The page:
In Java the constructor declaration syntax is just a method declaration without return type. Turns out Enkel method declarations do not require specifing return value (if the method returns void). Therefore there is no need to specify new rule for constructor declaration.

But what about constructor call? How would a parser distinct between method call and constructor call? For that reason Enkel introduces ‘new’ keyword:

//other rules
expression : //other rules alternatives
           | 'new' className '('argument? (',' argument)* ')' #constructorCall

Mapping antlr context objects

The introduction of new rule alternative (constructorCall) leads to a new parse tree callback:

public Expression visitConstructorCall(@NotNull EnkelParser.ConstructorCallContext ctx) {
    String className = ctx.className().getText();
    List<EnkelParser.ArgumentContext> argumentsCtx = ctx.argument();
    List<Expression> arguments = getArgumentsForCall(argumentsCtx, className);
    return new ConstructorCall(className, arguments);

FunctionCall requires name,return type,arguments and owner expression provided for constructor. Constructor call however requires only className and arguments:

  • Does a constructor need return type provided? No - it’s always the same - the type of the class it is defined in.
  • Does a constructor need owner expression? No - it’s always called with a ‘new’ keyword. The statement like SomeObject() would not make any sense.

What about Constructor declaration? There is no rule alternative for it. How do we then distinguish between function declaration and constructor? Simply by checking if the name of the method is equal to the current Class name. It also means that regular methods cannot be named like a class:

    public Function visitFunction(@NotNull EnkelParser.FunctionContext ctx) {
        List<Type> parameterTypes = ctx.functionDeclaration().functionParameter().stream()
                .map(p -> TypeResolver.getFromTypeName(p.type())).collect(toList());
        FunctionSignature signature = scope.getMethodCallSignature(ctx.functionDeclaration().functionName().getText(),parameterTypes);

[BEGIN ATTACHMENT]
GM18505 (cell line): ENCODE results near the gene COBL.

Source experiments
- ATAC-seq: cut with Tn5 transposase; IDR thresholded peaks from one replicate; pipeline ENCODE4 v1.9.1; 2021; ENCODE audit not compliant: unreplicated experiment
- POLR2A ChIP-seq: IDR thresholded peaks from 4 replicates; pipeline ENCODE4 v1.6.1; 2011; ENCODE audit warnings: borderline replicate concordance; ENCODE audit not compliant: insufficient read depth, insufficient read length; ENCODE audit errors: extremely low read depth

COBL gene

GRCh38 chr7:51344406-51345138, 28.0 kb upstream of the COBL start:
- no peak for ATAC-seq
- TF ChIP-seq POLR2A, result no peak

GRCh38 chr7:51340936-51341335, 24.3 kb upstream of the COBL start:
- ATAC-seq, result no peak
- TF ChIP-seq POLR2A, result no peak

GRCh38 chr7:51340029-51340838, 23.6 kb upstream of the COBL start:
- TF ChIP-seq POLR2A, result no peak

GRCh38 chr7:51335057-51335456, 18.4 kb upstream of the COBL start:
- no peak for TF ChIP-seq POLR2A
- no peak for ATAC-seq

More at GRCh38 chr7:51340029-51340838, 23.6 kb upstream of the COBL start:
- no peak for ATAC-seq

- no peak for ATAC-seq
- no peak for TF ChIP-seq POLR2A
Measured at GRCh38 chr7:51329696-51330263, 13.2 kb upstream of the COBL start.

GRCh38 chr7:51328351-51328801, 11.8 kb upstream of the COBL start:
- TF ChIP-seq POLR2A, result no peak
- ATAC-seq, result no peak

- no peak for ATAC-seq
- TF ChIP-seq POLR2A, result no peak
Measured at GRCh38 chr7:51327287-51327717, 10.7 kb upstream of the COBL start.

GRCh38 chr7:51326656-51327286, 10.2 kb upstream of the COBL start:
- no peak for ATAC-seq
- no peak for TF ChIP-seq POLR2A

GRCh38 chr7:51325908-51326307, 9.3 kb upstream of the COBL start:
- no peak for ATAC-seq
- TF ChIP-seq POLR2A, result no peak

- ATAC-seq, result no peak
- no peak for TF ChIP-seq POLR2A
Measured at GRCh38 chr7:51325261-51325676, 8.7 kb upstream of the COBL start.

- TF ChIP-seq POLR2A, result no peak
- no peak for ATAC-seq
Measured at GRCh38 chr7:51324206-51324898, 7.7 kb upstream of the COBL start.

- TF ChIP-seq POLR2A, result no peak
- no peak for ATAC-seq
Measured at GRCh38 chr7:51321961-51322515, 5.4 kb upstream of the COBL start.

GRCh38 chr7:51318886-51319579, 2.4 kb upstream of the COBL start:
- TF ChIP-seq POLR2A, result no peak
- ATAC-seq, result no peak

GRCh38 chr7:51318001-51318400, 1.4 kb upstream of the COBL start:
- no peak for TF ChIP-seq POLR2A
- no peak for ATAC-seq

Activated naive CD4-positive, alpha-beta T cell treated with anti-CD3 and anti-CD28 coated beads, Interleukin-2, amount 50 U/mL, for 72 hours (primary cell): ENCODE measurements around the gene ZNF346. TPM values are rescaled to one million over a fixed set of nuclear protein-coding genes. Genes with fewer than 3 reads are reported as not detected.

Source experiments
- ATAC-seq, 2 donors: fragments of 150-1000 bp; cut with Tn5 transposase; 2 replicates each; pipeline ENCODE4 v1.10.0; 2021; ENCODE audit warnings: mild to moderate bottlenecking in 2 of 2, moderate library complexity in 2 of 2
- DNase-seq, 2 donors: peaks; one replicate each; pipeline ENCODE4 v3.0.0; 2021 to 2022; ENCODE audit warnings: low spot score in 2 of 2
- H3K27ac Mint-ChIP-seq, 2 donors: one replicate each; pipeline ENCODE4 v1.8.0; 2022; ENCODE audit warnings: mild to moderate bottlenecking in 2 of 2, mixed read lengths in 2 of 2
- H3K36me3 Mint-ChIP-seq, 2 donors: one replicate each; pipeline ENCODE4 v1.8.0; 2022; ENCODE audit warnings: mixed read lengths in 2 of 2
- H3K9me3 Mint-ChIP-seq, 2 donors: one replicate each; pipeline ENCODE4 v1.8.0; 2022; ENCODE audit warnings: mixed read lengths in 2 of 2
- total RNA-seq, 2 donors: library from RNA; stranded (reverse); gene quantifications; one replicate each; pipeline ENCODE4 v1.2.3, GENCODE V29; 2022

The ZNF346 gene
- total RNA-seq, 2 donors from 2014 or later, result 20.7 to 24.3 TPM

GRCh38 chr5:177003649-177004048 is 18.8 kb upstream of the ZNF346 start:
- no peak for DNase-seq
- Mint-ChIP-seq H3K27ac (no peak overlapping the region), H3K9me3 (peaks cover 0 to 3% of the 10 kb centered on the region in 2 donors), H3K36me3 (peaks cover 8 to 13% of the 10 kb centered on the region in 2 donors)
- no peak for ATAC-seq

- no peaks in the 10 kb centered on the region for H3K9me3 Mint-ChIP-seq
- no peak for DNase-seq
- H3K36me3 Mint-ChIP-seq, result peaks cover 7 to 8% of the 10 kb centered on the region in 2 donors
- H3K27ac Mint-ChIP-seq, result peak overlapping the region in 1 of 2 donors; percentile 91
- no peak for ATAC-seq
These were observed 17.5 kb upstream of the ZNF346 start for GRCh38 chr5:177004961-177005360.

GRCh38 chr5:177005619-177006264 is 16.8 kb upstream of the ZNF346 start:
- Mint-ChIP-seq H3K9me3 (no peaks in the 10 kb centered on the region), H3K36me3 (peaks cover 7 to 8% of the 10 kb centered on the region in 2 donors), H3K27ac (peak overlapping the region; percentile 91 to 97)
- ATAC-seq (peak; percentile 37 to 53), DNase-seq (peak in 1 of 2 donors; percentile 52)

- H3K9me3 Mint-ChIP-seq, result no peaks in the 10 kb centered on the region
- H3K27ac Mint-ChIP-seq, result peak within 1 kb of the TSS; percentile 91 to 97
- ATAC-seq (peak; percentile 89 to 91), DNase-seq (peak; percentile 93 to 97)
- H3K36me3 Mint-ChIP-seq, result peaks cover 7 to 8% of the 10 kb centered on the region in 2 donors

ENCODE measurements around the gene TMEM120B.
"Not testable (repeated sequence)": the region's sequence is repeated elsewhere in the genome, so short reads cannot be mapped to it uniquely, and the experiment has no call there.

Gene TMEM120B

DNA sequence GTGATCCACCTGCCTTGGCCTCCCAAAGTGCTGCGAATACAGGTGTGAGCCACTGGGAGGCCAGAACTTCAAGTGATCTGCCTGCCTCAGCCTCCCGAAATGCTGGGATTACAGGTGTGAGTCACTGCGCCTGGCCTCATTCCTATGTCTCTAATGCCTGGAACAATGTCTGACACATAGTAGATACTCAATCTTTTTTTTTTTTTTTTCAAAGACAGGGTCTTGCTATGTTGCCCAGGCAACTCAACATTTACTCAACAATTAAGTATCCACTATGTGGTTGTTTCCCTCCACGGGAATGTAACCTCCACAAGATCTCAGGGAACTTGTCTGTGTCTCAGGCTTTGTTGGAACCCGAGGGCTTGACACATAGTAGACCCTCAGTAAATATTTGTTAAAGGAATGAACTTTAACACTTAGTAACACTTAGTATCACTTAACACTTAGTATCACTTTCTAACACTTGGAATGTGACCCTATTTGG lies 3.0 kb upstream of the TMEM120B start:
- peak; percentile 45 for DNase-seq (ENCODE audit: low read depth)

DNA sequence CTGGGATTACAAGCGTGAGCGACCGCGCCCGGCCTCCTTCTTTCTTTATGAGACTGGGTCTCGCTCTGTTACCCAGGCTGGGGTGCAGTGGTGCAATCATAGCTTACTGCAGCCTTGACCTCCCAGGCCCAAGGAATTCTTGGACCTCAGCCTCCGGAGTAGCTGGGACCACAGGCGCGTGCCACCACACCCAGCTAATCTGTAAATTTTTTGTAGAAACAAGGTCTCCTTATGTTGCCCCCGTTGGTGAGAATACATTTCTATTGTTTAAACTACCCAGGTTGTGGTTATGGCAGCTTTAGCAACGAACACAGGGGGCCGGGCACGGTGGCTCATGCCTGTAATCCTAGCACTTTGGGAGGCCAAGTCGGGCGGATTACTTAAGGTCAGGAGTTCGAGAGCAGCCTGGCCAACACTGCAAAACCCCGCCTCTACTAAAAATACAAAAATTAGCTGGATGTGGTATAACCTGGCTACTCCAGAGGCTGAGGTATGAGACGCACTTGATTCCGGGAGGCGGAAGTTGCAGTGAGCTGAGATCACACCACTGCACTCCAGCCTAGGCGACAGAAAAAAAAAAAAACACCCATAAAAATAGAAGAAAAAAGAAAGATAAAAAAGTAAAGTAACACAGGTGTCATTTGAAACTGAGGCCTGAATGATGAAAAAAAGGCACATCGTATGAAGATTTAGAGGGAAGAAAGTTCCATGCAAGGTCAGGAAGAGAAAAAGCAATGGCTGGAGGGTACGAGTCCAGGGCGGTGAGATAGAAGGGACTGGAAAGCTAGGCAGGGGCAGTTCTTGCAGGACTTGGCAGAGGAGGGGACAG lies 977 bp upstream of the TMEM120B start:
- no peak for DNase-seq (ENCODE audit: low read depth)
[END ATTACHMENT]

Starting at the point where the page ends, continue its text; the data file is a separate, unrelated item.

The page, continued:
scope.addLocalVariable(new LocalVariable("this",scope.getClassType()));
        Statement block = getBlock(ctx);
        //Check if method is not actually a constructor
        if(signature.getName().equals(scope.getClassName())) {
            return new Constructor(signature,block);
        return new Function(signature, block);

Default constructor?

Enkel also creates default constructor if you do not provide one:

public ClassDeclaration visitClassDeclaration(@NotNull EnkelParser.ClassDeclarationContext ctx) {
    //some other stuff
    boolean defaultConstructorExists = scope.parameterLessSignatureExists(className);
    addDefaultConstructorSignatureToScope(name, defaultConstructorExists);
    //other stuff
    if(!defaultConstructorExists) {
private void addDefaultConstructorSignatureToScope(String name, boolean defaultConstructorExists) {
    if(!defaultConstructorExists) {
        FunctionSignature constructorSignature = new FunctionSignature(name, Collections.emptyList(), BultInType.VOID);

private Constructor getDefaultConstructor() {
    FunctionSignature signature = scope.getMethodCallSignatureWithoutParameters(scope.getClassName());
    Constructor constructor = new Constructor(signature, Block.empty(scope));
    return constructor;

You may wonder why the constructor returns void. Roughlt speaking JVM divides object creation into two steps - first it allocates it, then it calls constructor (which responsibility is to initialize already created object). Thanks to that you can call “this” inside constructors.

Generating bytecode

We’ve got constructor declarations and invocations properly parsed and mapped to nice objects representing them. How to reach out data from them and generate bytecode?

Object creation in jvm bytecode is divided into two instruction:

  • NEW - allocates memory on the heap, initialize instance members to a default values (int - 0, boolean - false etc.)
  • INVOKESPECIAL - calls constructor

In Java you do not need to call super() in the constructor, right? It is required - if you do not do this the java compiler does it automatically. The object cannot be created without calling super!

Invoking a super call happens using INVOKESPECIAL, and the Enkel compiler handles it automatically (similarly to java compiler).

Generating bytecode for constructor call

public void generate(ConstructorCall constructorCall) {
        String ownerDescriptor = scope.getClassInternalName(); //example : java/lang/String
        methodVisitor.visitTypeInsn(Opcodes.NEW, ownerDescriptor); //NEW instruction takes object decriptor as an input
        methodVisitor.visitInsn(Opcodes.DUP); //Duplicate (we do not want invokespecial to "eat" our brand new object
        FunctionSignature methodCallSignature = scope.getMethodCallSignature(constructorCall.getIdentifier(),constructorCall.getArguments());